Aitken also cited Goodman's reaction to the news that in the election of 1945 he would have become an MP had he stood for the constituency he had been offered - ''thus history might have been changed''. Aitken wonders, ''in what way?'' Others might think, in many ways.
The autobiography is surprisingly waspish and unsurprisingly self-laudatory, granted Goodman's capacity for the acceptance of oodles of praise, but it also reveals, charmingly, the author's concern and preoccupations. While in the Artillery, he has to deal with the dietary problems of Sergeant Lazarus (''who became pre-eminent in his profession of chartered surveyor'') who cannot stomach bacon for breakfast. Battery Quarter Master Sergeant Goodman procures him kippers, so many and so frequently that the Sergeant begs to be relieved of them. Then Gunner Cohen - ''from humbler origins, although with the Jewish community your social position is usually where you can contrive to place yourself'' - wants to observe the Day of Atonement. BQMS Goodman kitted him out for the event from a local draper whose shop he had spotted in Northampton, called Rosenbloom. Gunner Cohen took days off but his future is not recorded.
On the last page Goodman glorifies Dollie de Rothschild, who gave Waddesdon, her house in Buckinghamshire, to the National Trust, and encouraged his Zionism. She also had a great cook. The last paragraph of Tell Them I'm On My Way says a lot about the author:
It was certainly with a light tread of expectation that I made my way to the frequent luncheons to which she was kind enough to invite me. There was no more agreeable way of spending a couple of hours than chatting with Dollie deux over the table, regaled by those quite exceptional delicacies.
Goodman's most powerful hours were from 9pm to midnight, weekly or fortnightly, talking and listening to Harold Wilson, in Wilson's first administration at No 10, sitting in the Chancellor of the Exchequer's chair. Such access, which he seems only to have exploited for good causes, like the Arts Council and the Open University, made him more influential than any Cabinet Minister, two of whom, Dick Crossman and Barbara Castle, disliked him. But he failed, by his own account, to loosen the grip of Marcia Williams (later Lady Falkender), of whom, he says, the Prime Minister was terrified. (Goodman claimed to have reduced James Goldsmith from a peerage to a knighthood, but one has heard that Jimmy was quite happy to become Sir James.)
Arnold Goodman, encouraged by an adoring mother who overindulged him, and never discouraged by a sibling who was as weak as he was strong, had a spoilt-boy side to his nature which made it difficult for him to take criticism. He could never be wrong. He would disrupt an entire day's schedule to refute inch by inch adverse comments in any profile of himself - and there were many - made by journalists, which he insisted on seeing before publication. Yet he understood the grandeur of apology.
Once he telephoned me in my capacity - incapacity would have been a better word -- as a director of Private Eye to say that he had been seriously libelled by that journal and was thinking of suing. I replied that such an action was undignified, imprudent and fruitless and worse (since the editor had as great a knowledge of the workings of libel in the courts of England as he), was likely to be unprofitable, and that he owed it to himself to forget the matter.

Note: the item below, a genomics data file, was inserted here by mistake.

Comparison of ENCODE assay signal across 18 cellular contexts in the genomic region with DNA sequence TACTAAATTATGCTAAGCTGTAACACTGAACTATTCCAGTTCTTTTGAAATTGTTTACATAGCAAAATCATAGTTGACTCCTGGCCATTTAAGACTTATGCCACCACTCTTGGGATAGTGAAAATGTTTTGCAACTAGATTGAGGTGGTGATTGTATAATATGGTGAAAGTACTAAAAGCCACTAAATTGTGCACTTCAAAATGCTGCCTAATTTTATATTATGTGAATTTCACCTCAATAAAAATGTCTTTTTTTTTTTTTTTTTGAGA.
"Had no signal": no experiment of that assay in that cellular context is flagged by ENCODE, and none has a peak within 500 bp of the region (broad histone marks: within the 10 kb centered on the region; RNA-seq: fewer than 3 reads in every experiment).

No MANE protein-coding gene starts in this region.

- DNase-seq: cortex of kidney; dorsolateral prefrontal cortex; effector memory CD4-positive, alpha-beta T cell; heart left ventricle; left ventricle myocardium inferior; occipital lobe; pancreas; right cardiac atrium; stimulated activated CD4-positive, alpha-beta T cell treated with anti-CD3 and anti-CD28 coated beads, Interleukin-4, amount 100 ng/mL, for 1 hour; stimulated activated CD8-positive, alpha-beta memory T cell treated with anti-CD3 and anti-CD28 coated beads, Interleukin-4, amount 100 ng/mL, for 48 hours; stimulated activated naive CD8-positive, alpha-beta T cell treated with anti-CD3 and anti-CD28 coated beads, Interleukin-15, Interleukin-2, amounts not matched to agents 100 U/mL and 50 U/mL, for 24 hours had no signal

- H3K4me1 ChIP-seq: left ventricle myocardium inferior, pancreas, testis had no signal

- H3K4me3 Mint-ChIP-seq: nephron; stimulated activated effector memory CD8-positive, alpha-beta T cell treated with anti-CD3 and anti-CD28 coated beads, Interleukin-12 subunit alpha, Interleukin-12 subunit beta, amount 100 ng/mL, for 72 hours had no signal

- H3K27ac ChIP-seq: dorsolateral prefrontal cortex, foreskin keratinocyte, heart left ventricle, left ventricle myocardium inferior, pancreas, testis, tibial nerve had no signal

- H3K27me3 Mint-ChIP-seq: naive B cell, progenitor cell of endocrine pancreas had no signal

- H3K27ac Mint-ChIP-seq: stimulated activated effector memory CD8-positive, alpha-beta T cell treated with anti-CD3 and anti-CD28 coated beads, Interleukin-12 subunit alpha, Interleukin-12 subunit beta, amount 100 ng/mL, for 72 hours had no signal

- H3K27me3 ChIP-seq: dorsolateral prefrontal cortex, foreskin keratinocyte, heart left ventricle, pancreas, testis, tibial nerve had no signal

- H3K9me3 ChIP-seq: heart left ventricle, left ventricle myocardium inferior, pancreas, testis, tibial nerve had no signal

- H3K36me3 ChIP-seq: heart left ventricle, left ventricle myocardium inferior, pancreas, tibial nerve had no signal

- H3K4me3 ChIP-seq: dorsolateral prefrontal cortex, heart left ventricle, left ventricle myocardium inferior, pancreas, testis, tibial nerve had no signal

There was a long pause, then he said: ''Anthony, I never thought I would live long enough to accuse you of being wise.'' I glowed.
There are many to whom Arnold Goodman was a hero, significantly to his housekeeper, his secretary and his chauffeur. He was, finally, an overwhelmingly good man and was often told so. One cannot blame him for agreeing.
Everyone who knew him, and they are many, has an Arnold Goodman story. He once attended an event arranged by the Defence of Literature and the Arts Society, called An Evening of British Rubbish, at the Festival Hall. When the evening began to go off the rails, he indicated I should follow him. He moved rapidly backstage and began switching off the lights. ''We can't,'' he said, ''let them miss the last bus home.''
Who is the most resourceful man in public life? Few active in the 1960s would have failed to answer this question with a chime, "Arnold Goodman", writes Tam Dalyell.
Originally coming to the notice of Harold Wilson and Richard Crossman from his position as George Wigg's solicitor in many a scrape, Goodman was the lifeboat to whom a swatch of incoming Labour ministers turned in stormy seas.
Crossman records in his diary, for Sunday 1 November 1964, that he became worried as he looked at the draft of his Protection From Eviction Bill.
I was anxious to find some way of making the bill retrospective or at least effective on the day of publication. I rang up first of all the Under-Secretary at the ministry, who said no lawyers were available on a Sunday, and I then tried to get the Attorney-General, Elwyn Jones, who was not available. And I finally rang Arnold Goodman.
That resourceful man was once again full of ideas and by the end of the morning I had got a number of these clear in my head and I talked them over with the ministry and at least had worked out a possible device for filling the gap. It was rather a thing, I suppose, for a new untried minister to intervene at this late stage in the drafting of a bill and clearly the ministry didn't expect it. I dare say I shall find some difficulties tomorrow morning when I get back.
Not only difficulties. All hell was let loose. As the PPS, I was in Crossman's room, No 18 on the committee corridor of the Commons, at the time, and can vouch for the accuracy of Crossman's following passage.